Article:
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Empire Brewing Company is proud to present another great line up for our annual Jingle Bell Brunch. For three more weeks enjoy your 2016 New Times voted, best brunch spot in Syracuse, on Saturday! This music series is in partnership with the Armory Square Association’s “Holiday Happenings” which works to bring the best local music to businesses in the Armory Square area of downtown Syracuse. Last Saturday, Chris James & Mama G rocked the Brewpub and we look forward to what’s up next:
Saturday, December 3: The B-Side Band 12PM-2PM
Saturday, December 10: Better than Bowling Band 12PM-2PM
Saturday, December: Bradshaw Blues Band 12PM-2PM
Find the full list of “Holiday Happenings” below or at www.armorysq.org/holidays
Last month, Governor Cuomo’s office announced a $55 million budget for tourism and craft beverage in 2017. This is a $5 million increase from 2016 and the largest amount of funds allocated to tourism in NYS history. Empire’s new farm brewery in Cazenovia has become a premier argitourism destination in Central New York and has been made in a large part through the support of New York state.
Yesterday, Empire Farm Brewery welcomed the Lieutenant Governor and other state officials to celebrate the opening of the state’s largest Farm Brewery. Owner, David Katleski, thanked all parties involved in the project and it brought to light how many pieces made up the larger puzzle of opening a brewery of Empire’s size through the farm brewery legislation.
Since the law went into effect in January 2013 over 100 breweries have opened under this licensing. The legislation has stimulated massive growth in all aspects of the brewing industry. It was created in partnership with the state liquor authority to eliminate arbitrary post-probation laws, streamline regulations, and eliminate the need for a separate license to sample and sell manufactured beer. The law also gives farm breweries the ability to buy and sell beer, wine, liquor and cider from other businesses under the NYS farm legislation.
The farm brewery law was modeled after the Farm Winery Act of 1976, which spurred the growth of wine production in the state, including the creation of 261 farm wineries and tripling the number of wineries. To be licensed under the farm brewery law in accordance with the Department of Ag. and Markets, beer must be made with primarily NYS ingredients. The current standings to meet these provisions is 20% hops and 20% all other ingredients must be grown in NYS. Increasing twice until 2024 when 90% hops and 90% of all other ingredients need to be grown in state to meet requirements. This law is not only opening breweries but creating a serious demand for NYS ingredients like hops, barley and rye.
Demand has been met with the creation of over 200 acres of hop yards in New York over the past four years. The Cornell Cooperative Extension has made great strides in studying how to grow hops in NY zoning climates and works to assist farmers statewide through site visits and information sharing online. Prior to the passage of the legislation there were few farmers that grew malting barley, but in June 2015 Cornell reported 8 operating malt houses and 32 farmers growing the crop.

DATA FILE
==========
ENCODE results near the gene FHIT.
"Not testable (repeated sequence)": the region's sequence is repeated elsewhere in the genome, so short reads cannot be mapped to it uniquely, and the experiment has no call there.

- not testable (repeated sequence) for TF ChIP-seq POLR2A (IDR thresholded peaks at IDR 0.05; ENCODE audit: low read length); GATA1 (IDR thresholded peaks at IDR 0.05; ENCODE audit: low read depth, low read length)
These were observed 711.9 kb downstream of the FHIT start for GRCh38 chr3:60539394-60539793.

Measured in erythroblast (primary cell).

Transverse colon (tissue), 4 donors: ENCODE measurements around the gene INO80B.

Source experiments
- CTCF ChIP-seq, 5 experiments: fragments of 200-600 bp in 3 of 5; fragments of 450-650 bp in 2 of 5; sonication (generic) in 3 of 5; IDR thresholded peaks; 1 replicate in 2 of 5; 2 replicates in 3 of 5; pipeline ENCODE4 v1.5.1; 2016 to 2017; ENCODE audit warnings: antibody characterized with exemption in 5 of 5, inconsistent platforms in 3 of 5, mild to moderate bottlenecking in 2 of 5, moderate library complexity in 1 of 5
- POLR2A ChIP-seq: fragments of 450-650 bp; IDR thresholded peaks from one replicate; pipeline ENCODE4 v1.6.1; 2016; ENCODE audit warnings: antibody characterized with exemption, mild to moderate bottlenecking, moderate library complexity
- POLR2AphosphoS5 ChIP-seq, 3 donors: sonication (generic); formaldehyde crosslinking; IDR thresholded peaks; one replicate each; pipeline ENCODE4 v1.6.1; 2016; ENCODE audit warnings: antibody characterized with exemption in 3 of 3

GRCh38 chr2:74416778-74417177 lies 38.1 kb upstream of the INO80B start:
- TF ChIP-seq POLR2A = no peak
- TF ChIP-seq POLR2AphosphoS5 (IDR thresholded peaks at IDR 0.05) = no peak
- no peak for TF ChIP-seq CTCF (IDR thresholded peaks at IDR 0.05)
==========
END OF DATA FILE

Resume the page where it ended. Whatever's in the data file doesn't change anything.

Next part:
In the widespread growth of farm breweries there has been positive economic development, tourism and job growth throughout the state, and governmental support on the state level has been a driving force. Lt. Gov. Kathy Hochul stated yesterday at the Empire Farm Brewery, “When I see a craft brewery or a winery downtown, people coming to engage, I see great potential. I see first of all, they’re attracting young people who want to live and work and recreate in areas like this. But also it sends the message that this is an area that is rebounding.” Cheers to continued success in the NYS craft!
Find further coverage of the Ribbon Cutting Ceremony here.
Going into my first summer of beekeeping I had not a clue of what I was getting myself into. After a bit of research and one Syracuse Beekeepers meeting I realized it would be a small part of my job. I told myself a half day of research and the rest of the day executing—no big deal. I had no idea it would turn into the best part of my day, week and job. I learned a lot too, like how to light a smoker, what a full bee suite felt like on a hot summer day, and what it’s like to move slow, simply observing a thriving colony made up of a thousand small beings.
It became something I shared, often. And I started to not only see my knowledge of honey bees grow, but my colleagues understanding grow as well. Co-workers started to eagerly join me in managing the hives and ask in-depth questions about new hive trends and late-summer swarming. I knew going into this that I was responsible for educating myself on this fascinating hobby but who knew I would have my Empire team behind me doing just the same.
Then something amazing happened, honey! In an unexpected turn of events I extracted ninety pounds of what I call “liquid gold.” Enough to supply our tasting room, make available for retail sale, and even enough to brew a small batch of honey beer at our Syracuse brewpub. (Drum roll) This is what I present to you. Our amazing brewers have crafted the most decedent honey brown-ale and it’s on tap at both of our locations for your drinking pleasure at a limited quantity. Deemed the “Backyard Buzz” this English-style brown-ale will send you into notes of chocolate and toffee, and leave you with a distinctive sweet honey roasted finish. We hope you enjoy it as much as we enjoyed making it. Save the bees, drink Backyard Buzz!